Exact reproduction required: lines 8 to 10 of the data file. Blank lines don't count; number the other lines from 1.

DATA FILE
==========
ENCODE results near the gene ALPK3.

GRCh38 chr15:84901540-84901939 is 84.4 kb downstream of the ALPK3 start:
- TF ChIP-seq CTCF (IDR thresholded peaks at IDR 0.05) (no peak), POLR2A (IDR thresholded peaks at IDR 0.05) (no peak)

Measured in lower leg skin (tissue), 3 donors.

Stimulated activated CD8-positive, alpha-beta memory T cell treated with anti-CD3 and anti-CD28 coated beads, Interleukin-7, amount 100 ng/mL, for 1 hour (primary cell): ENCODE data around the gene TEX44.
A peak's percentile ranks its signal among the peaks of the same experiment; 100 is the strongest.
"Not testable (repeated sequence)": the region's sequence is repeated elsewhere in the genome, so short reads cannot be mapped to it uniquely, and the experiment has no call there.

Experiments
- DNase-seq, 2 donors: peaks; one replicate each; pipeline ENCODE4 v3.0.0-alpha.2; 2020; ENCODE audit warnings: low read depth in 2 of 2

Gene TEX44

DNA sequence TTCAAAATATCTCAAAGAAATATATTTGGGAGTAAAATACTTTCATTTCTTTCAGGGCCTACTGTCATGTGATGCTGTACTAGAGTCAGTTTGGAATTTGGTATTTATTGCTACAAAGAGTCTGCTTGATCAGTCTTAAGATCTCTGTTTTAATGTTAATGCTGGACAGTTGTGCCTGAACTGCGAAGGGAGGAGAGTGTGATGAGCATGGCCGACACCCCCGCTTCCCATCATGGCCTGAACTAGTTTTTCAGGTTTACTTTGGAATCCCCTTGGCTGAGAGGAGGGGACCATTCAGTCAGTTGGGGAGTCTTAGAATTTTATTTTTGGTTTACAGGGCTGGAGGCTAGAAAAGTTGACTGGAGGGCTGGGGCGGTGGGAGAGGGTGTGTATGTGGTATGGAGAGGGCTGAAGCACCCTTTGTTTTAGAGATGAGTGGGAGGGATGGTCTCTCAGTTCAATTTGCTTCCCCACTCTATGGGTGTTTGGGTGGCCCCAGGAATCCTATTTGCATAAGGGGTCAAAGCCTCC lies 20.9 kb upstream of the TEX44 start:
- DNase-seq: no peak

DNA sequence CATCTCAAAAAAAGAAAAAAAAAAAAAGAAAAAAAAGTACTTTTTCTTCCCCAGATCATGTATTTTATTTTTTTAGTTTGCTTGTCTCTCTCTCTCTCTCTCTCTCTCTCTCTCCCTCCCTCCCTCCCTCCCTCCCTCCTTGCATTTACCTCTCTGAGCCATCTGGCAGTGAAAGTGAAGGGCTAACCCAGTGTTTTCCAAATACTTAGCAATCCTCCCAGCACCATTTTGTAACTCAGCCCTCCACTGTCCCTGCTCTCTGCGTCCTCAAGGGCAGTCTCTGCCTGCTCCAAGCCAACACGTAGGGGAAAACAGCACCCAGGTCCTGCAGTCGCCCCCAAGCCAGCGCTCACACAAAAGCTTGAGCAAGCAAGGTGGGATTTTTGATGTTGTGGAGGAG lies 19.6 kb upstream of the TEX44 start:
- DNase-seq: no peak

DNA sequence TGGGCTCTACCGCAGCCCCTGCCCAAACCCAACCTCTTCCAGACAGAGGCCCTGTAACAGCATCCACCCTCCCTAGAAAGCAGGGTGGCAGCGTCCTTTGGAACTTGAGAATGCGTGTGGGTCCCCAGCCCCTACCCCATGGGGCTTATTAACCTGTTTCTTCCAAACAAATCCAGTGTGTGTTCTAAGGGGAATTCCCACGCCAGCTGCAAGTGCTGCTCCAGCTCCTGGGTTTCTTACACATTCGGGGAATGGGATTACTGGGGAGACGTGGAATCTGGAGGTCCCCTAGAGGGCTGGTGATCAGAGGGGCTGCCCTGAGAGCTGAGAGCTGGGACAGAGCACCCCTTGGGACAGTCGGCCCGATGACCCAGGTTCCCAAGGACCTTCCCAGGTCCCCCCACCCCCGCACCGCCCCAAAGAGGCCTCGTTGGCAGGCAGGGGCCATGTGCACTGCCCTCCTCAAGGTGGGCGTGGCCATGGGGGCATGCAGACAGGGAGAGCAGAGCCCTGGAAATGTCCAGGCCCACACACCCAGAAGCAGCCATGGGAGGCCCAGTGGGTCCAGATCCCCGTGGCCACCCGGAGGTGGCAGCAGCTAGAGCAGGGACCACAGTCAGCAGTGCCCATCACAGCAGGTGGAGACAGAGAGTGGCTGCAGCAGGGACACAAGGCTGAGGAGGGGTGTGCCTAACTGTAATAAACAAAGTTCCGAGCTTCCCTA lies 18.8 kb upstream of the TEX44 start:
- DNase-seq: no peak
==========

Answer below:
Experiments
- DNase-seq, 2 donors: peaks; one replicate each; pipeline ENCODE4 v3.0.0-alpha.2; 2020; ENCODE audit warnings: low read depth in 2 of 2

Gene TEX44